17. Squeezing of Collective Excitations in Spin Ensembles

    DEFF Research Database (Denmark)

    Kraglund Andersen, Christian; Mølmer, Klaus

    2012-01-01

    We analyse the possibility to create two-mode spin squeezed states of two separate spin ensembles by inverting the spins in one ensemble and allowing spin exchange between the ensembles via a near resonant cavity field. We investigate the dynamics of the system using a combination of numerical an...

  18. Searching for Biogeochemical Cycles on Mars

    Science.gov (United States)

    DesMarais, David J.

    1997-01-01

    The search for life on Mars clearly benefits from a rigorous, yet broad, definition of life that compels us to consider all possible lines of evidence for a martian biosphere. Recent studies in microbial ecology illustrate that the classic definition of life should be expanded beyond the traditional definition of a living cell. The traditional defining characteristics of life are threefold. First, life is capable of metabolism, that is, it performs chemical reactions that utilize energy and also synthesize its cellular constituents. Second, life is capable of self-replication. Third, life can evolve in order to adapt to environmental changes. An expanded, ecological definition of life also recognizes that life is a community of organisms that must interact with their nonliving environment through processes called biogeochemical cycles. This regenerative processing maintains, in an aqueous conditions, a dependable supply of nutrients and energy for growth. In turn, life can significantly affect those processes that control the exchange of materials between the atmosphere, ocean, and upper crust. Because metabolic processes interact directly with the environment, they can alter their surroundings and thus leave behind evidence of life. For example, organic matter is produced from single-carbon-atom precursors for the biosynthesis of cellular constituents. This leads to a reservoir of reduced carbon in sediments that, in turn, can affect the oxidation state of the atmosphere. The harvesting of chemical energy for metabolism often employs oxidation-reduction reactions that can alter the chemistry and oxidation state of the redox-sensitive elements carbon, sulfur, nitrogen, iron, and manganese. Have there ever been biogeochemical cycles on Mars? Certain key planetary processes can offer clues. Active volcanism provides reduced chemical species that biota can use for organic synthesis. Volcanic carbon dioxide and methane can serve as greenhouse gases. Thus the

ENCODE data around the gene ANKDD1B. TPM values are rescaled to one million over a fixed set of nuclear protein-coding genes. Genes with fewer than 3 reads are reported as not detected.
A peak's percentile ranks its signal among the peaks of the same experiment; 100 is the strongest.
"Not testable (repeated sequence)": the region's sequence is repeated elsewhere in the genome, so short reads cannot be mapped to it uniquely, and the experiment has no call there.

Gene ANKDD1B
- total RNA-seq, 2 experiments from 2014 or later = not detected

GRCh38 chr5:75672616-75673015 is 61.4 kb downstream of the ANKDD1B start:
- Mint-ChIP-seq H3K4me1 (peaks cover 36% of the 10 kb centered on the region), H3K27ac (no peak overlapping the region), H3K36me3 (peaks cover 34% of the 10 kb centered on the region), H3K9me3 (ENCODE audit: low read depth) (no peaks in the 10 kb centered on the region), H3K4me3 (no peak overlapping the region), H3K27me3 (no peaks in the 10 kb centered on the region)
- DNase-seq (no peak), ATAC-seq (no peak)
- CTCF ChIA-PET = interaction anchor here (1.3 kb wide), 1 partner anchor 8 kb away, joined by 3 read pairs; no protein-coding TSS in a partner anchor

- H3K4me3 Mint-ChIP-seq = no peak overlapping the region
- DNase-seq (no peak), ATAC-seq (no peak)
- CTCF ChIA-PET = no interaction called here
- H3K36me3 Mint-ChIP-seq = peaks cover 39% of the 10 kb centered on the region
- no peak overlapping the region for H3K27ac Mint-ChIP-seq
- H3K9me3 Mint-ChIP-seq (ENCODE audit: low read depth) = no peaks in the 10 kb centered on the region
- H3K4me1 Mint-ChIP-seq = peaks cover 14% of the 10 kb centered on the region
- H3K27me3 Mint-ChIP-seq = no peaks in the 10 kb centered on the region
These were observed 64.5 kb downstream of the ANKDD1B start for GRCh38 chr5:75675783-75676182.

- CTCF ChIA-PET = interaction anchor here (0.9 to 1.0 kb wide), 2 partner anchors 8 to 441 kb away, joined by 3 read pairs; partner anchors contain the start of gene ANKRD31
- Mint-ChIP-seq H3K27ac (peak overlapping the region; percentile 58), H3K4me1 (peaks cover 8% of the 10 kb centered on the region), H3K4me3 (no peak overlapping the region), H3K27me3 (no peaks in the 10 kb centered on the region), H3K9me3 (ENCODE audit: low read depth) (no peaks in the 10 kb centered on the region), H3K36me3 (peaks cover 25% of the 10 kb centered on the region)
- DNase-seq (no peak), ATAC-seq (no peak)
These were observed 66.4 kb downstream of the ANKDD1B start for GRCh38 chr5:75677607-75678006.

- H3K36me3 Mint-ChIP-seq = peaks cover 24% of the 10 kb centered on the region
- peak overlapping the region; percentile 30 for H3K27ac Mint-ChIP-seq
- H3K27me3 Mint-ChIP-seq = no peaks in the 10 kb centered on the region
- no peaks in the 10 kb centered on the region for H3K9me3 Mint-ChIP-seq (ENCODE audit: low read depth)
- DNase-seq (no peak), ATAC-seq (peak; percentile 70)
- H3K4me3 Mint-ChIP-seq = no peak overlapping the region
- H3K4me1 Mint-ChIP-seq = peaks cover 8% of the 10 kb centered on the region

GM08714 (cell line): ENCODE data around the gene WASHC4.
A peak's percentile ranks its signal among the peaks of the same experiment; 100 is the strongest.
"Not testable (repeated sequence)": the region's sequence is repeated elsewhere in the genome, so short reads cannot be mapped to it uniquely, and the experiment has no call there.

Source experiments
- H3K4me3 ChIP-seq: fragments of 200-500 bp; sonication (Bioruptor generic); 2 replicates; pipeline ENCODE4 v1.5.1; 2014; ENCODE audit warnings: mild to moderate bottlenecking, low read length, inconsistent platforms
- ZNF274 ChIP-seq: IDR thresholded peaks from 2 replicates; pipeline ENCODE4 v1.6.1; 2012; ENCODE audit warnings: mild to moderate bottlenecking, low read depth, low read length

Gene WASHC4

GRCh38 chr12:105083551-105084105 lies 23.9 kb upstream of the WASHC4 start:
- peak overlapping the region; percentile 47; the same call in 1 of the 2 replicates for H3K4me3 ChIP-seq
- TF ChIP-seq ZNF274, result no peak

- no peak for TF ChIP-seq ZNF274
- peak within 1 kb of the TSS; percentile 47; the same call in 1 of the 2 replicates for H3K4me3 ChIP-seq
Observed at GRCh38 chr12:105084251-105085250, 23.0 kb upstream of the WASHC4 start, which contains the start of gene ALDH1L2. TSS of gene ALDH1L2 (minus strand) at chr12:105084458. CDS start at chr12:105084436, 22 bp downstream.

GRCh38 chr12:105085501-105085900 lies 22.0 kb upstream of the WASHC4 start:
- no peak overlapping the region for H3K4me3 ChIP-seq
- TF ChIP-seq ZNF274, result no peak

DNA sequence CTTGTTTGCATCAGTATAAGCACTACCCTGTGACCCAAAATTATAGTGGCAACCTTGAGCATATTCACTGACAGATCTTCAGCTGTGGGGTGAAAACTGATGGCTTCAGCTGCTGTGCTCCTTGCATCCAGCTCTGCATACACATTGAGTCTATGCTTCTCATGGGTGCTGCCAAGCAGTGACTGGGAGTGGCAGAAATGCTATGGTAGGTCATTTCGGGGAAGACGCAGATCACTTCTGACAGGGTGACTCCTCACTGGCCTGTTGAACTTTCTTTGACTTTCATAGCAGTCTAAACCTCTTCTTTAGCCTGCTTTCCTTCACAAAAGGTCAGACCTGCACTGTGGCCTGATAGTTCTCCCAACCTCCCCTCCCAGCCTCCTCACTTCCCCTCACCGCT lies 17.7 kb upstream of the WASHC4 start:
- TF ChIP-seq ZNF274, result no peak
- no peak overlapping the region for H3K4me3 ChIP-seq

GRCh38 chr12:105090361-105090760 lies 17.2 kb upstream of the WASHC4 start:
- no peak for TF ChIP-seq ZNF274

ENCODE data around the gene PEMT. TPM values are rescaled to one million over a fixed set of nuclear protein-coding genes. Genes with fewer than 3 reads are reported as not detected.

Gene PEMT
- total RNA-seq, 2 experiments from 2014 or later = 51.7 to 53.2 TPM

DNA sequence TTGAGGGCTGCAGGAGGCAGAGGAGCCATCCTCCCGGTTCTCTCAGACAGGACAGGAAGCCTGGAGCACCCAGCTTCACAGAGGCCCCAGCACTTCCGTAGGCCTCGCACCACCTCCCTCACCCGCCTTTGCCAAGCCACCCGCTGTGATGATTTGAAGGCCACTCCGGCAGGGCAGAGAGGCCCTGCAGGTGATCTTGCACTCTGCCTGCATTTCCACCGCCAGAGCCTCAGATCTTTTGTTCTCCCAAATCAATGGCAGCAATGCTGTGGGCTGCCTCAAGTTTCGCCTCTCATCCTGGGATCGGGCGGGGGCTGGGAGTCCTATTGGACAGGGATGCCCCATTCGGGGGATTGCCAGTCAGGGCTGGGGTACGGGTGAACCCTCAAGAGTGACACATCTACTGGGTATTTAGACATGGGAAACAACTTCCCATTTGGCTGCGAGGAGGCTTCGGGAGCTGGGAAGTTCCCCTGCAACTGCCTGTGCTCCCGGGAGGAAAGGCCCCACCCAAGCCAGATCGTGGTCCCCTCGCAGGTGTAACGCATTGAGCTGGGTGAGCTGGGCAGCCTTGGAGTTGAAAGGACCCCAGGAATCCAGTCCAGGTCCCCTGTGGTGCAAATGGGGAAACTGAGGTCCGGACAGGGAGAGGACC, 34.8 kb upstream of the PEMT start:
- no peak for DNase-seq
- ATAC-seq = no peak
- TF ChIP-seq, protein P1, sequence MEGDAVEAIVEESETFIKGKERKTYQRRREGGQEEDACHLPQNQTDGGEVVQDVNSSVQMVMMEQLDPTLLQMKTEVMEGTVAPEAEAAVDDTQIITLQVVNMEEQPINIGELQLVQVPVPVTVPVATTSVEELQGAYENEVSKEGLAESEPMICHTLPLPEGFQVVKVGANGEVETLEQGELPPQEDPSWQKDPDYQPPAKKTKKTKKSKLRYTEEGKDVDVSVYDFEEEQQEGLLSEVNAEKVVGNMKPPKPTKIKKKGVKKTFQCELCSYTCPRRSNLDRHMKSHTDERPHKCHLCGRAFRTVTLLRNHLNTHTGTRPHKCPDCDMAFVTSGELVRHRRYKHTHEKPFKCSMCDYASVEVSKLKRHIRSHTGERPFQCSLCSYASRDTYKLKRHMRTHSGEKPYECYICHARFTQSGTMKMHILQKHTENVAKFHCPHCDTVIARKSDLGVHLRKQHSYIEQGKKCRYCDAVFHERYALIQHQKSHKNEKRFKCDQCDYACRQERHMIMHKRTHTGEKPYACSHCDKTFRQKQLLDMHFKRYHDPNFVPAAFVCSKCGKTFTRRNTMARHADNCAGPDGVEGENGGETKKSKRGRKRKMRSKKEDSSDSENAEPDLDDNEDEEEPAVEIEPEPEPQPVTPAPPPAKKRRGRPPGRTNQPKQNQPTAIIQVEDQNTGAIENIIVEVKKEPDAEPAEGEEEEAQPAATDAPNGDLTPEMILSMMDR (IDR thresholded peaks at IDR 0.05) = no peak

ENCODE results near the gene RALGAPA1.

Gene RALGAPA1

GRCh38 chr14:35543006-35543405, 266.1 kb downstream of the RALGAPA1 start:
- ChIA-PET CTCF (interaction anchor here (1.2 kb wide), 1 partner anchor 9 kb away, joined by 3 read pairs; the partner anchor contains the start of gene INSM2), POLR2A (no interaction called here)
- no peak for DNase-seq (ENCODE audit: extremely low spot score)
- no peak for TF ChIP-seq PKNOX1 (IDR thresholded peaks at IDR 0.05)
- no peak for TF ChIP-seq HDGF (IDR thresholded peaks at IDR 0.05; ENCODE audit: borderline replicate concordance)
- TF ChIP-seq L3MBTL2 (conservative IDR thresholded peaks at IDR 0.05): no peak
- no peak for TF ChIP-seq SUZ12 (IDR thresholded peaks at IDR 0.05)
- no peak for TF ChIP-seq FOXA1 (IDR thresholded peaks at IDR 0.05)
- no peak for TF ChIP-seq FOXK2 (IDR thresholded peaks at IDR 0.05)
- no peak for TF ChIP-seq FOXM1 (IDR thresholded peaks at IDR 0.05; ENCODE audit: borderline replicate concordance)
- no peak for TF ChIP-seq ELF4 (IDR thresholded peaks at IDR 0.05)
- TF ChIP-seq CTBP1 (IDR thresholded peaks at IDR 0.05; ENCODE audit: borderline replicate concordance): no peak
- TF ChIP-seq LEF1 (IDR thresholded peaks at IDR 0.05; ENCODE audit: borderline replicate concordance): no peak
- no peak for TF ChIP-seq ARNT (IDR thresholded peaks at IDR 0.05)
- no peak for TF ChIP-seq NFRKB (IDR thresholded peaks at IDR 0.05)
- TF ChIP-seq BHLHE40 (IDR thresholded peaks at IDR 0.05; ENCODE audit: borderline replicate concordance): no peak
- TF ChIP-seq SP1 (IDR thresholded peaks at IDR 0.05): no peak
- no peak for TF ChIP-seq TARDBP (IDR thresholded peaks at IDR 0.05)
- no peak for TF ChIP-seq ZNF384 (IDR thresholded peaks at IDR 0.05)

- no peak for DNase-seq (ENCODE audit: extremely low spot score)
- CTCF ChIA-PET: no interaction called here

19. Biotic and Biogeochemical Feedbacks to Climate Change

    Science.gov (United States)

    Torn, M. S.; Harte, J.

    2002-12-01

    Feedbacks to paleoclimate change are evident in ice core records showing correlations of temperature with carbon dioxide, nitrous oxide, and methane. Such feedbacks may be explained by plant and microbial responses to climate change, and are likely to occur under impending climate warming, as evidenced by results of ecosystem climate manipulation experiments and biometeorological observations along ecological and climate gradients. Ecosystems exert considerable influence on climate, by controlling the energy and water balance of the land surface as well as being sinks and sources of greenhouse gases. This presentation will focus on biotic and biogeochemical climate feedbacks on decadal to century time scales, emphasizing carbon storage and energy exchange. In addition to the direct effects of climate on decomposition rates and of climate and CO2 on plant productivity, climate change can alter species composition; because plant species differ in their surface properties, productivity, phenology, and chemistry, climate-induced changes in plant species composition can exert a large influence on the magnitude and sign of climate feedbacks. We discuss the effects of plant species on ecosystem carbon storage that result from characteristic differences in plant biomass and lifetime, allocation to roots vs. leaves, litter quality, microclimate for decomposition and the ultimate stabilization of soil organic matter. We compare the effect of species transitions on transpiration, albedo, and other surface properties, with the effect of elevated CO2 and warming on single species' surface exchange. Global change models and experiments that investigate the effect of climate only on existing vegetation may miss the biggest impacts of climate change on biogeochemical cycling and feedbacks. Quantification of feedbacks will require understanding how species composition and long-term soil processes will change under global warming. Although no single approach, be it experimental

  20. Eigenfunction statistics of Wishart Brownian ensembles

    International Nuclear Information System (INIS)

    Shukla, Pragya

    2017-01-01

    We theoretically analyze the eigenfunction fluctuation measures for a Hermitian ensemble which appears as an intermediate state of the perturbation of a stationary ensemble by another stationary ensemble of Wishart (Laguerre) type. Similar to the perturbation by a Gaussian stationary ensemble, the measures undergo a diffusive dynamics in terms of the perturbation parameter but the energy-dependence of the fluctuations is different in the two cases. This may have important consequences for the eigenfunction dynamics as well as phase transition studies in many areas of complexity where Brownian ensembles appear. (paper)

  1. Dynamic biogeochemical provinces in the global ocean

    Science.gov (United States)

    Reygondeau, Gabriel; Longhurst, Alan; Martinez, Elodie; Beaugrand, Gregory; Antoine, David; Maury, Olivier

    2013-12-01